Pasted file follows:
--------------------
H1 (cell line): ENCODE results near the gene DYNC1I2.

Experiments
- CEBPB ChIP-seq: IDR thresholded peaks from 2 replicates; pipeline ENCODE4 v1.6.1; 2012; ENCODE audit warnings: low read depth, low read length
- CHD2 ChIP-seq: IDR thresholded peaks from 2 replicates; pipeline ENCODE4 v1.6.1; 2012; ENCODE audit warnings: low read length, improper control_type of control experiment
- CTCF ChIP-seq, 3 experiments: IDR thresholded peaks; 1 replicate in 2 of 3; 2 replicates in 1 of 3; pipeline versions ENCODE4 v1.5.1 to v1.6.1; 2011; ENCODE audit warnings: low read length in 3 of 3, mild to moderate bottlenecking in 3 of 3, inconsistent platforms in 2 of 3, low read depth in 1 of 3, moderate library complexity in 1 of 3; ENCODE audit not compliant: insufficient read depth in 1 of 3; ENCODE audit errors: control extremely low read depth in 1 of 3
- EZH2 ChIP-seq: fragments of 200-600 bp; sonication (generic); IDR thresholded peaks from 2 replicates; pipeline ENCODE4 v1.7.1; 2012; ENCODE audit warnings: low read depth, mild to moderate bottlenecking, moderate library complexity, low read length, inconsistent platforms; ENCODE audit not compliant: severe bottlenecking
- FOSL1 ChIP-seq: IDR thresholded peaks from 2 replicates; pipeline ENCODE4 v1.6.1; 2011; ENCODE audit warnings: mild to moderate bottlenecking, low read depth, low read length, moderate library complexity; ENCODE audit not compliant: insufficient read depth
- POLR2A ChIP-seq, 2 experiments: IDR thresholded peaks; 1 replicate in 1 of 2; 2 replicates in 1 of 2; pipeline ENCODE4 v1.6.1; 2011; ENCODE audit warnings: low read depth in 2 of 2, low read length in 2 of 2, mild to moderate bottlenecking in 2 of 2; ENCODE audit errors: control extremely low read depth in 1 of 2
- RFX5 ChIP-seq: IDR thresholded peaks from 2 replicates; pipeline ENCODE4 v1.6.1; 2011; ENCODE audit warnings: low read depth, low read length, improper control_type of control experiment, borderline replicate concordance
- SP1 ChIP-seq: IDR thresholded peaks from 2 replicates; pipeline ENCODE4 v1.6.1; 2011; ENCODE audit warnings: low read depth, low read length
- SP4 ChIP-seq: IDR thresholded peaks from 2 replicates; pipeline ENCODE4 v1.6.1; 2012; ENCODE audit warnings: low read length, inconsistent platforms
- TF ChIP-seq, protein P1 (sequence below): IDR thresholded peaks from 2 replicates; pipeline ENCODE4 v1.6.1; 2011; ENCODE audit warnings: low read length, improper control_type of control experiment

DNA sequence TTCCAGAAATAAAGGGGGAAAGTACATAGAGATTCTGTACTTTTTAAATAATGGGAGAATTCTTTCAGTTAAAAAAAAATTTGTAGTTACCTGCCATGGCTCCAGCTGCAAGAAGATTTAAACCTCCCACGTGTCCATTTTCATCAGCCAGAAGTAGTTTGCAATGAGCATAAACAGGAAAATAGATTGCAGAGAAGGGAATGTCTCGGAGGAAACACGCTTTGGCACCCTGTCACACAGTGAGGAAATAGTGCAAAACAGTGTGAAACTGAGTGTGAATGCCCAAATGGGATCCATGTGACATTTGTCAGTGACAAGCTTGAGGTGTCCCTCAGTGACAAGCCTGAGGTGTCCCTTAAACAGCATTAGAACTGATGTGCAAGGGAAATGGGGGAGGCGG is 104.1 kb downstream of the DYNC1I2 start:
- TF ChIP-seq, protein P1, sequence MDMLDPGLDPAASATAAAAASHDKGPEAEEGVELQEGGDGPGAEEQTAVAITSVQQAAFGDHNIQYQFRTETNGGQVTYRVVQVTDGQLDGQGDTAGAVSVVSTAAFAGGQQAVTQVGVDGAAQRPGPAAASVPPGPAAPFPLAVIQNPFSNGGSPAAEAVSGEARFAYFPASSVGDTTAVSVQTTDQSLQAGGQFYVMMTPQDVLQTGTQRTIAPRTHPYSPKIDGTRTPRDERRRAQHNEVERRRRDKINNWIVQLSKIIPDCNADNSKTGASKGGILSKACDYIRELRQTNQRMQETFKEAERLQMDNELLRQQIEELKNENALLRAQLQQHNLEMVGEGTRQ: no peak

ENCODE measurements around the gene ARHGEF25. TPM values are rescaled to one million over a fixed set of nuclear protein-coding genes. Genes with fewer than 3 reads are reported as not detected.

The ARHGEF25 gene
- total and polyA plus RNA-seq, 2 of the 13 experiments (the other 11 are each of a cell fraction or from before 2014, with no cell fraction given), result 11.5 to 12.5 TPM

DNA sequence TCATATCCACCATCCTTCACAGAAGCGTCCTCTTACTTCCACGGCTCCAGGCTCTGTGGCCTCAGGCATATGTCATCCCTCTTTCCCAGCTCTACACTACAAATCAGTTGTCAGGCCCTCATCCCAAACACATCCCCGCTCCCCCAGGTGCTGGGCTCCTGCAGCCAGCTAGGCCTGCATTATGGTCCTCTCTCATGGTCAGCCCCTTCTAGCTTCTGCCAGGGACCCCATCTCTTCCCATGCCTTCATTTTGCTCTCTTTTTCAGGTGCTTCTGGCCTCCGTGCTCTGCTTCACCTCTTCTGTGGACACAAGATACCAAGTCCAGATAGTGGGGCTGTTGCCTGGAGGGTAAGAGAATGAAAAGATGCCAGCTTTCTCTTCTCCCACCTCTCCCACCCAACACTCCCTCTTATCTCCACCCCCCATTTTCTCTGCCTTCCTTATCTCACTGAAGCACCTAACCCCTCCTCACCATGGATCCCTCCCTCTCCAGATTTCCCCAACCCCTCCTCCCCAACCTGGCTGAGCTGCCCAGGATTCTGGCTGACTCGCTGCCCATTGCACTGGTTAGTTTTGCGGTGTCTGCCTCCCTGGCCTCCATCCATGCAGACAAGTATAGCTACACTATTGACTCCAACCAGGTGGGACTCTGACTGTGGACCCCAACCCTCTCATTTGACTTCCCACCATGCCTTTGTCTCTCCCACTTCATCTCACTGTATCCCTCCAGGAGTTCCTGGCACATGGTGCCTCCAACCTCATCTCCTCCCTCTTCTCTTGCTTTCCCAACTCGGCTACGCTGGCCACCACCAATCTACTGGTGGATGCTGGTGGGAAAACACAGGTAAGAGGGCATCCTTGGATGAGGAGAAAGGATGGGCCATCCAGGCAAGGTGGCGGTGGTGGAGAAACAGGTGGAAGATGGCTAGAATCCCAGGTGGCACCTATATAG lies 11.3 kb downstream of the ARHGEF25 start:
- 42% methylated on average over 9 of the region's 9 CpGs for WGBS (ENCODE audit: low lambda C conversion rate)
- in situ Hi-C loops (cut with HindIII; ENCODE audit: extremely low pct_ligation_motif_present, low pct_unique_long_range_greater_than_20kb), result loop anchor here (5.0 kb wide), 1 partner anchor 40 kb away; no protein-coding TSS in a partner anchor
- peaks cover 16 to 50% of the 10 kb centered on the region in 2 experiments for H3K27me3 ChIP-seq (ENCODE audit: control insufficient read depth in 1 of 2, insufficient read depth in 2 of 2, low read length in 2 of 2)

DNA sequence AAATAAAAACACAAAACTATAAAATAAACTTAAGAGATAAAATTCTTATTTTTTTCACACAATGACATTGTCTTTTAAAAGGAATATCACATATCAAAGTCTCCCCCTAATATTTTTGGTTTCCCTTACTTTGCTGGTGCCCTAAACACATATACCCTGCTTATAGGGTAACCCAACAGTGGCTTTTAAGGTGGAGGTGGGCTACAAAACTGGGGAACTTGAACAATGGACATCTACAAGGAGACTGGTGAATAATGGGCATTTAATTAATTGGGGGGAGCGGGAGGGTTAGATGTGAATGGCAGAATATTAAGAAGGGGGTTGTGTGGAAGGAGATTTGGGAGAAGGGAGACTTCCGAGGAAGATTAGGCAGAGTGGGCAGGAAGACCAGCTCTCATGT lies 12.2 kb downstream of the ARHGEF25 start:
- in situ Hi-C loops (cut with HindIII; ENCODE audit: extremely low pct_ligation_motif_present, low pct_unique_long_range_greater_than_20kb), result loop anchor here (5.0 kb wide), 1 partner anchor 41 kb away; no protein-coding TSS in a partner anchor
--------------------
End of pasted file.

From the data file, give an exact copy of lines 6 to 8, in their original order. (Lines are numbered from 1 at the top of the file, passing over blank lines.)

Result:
- EZH2 ChIP-seq: fragments of 200-600 bp; sonication (generic); IDR thresholded peaks from 2 replicates; pipeline ENCODE4 v1.7.1; 2012; ENCODE audit warnings: low read depth, mild to moderate bottlenecking, moderate library complexity, low read length, inconsistent platforms; ENCODE audit not compliant: severe bottlenecking
- FOSL1 ChIP-seq: IDR thresholded peaks from 2 replicates; pipeline ENCODE4 v1.6.1; 2011; ENCODE audit warnings: mild to moderate bottlenecking, low read depth, low read length, moderate library complexity; ENCODE audit not compliant: insufficient read depth
- POLR2A ChIP-seq, 2 experiments: IDR thresholded peaks; 1 replicate in 1 of 2; 2 replicates in 1 of 2; pipeline ENCODE4 v1.6.1; 2011; ENCODE audit warnings: low read depth in 2 of 2, low read length in 2 of 2, mild to moderate bottlenecking in 2 of 2; ENCODE audit errors: control extremely low read depth in 1 of 2